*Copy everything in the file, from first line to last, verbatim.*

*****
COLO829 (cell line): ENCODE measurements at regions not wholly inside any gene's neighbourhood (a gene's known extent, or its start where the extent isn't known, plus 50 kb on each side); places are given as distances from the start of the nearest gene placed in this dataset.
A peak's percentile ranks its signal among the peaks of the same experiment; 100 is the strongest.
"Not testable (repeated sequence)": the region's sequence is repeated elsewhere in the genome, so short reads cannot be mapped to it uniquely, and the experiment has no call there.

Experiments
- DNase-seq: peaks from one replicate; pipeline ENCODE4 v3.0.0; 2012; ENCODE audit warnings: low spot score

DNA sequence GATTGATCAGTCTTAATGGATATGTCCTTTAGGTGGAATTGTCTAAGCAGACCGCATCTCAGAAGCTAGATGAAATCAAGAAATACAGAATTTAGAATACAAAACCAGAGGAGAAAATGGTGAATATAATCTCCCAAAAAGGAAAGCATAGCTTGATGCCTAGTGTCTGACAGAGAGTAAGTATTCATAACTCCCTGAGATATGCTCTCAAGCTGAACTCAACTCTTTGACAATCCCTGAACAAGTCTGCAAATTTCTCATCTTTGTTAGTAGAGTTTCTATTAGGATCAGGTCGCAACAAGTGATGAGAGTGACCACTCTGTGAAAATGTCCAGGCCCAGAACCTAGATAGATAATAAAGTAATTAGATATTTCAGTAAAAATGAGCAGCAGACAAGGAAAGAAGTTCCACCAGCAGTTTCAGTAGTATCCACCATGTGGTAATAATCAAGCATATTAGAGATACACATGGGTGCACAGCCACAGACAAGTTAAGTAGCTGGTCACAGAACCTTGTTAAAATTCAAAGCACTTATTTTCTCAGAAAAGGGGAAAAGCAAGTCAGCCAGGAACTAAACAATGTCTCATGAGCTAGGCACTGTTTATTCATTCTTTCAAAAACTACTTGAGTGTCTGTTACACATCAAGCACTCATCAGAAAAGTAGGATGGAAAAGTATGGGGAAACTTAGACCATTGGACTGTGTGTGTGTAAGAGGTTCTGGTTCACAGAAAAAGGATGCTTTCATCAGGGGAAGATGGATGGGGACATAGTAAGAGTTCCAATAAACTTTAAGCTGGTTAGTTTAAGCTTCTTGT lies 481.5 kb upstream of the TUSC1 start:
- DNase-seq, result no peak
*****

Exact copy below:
COLO829 (cell line): ENCODE measurements at regions not wholly inside any gene's neighbourhood (a gene's known extent, or its start where the extent isn't known, plus 50 kb on each side); places are given as distances from the start of the nearest gene placed in this dataset.
A peak's percentile ranks its signal among the peaks of the same experiment; 100 is the strongest.
"Not testable (repeated sequence)": the region's sequence is repeated elsewhere in the genome, so short reads cannot be mapped to it uniquely, and the experiment has no call there.

Experiments
- DNase-seq: peaks from one replicate; pipeline ENCODE4 v3.0.0; 2012; ENCODE audit warnings: low spot score

DNA sequence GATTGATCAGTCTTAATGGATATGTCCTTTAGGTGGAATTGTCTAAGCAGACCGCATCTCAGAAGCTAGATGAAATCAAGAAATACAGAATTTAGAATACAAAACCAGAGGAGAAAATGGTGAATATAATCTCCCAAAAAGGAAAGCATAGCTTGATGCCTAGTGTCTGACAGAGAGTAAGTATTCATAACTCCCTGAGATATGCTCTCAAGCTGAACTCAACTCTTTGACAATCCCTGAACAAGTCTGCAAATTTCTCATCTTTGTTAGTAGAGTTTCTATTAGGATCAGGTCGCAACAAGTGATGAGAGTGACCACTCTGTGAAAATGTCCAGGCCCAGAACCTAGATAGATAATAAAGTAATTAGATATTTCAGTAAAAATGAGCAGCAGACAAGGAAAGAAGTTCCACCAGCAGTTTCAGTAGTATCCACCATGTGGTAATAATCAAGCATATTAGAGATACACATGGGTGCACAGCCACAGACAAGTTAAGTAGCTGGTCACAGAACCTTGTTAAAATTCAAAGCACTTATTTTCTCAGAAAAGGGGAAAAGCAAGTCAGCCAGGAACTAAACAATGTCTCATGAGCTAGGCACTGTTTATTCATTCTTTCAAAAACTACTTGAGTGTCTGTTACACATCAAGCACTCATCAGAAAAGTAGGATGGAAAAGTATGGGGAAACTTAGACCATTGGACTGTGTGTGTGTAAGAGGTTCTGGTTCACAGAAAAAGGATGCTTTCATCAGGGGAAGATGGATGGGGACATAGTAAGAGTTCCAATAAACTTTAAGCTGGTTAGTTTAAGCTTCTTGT lies 481.5 kb upstream of the TUSC1 start:
- DNase-seq, result no peak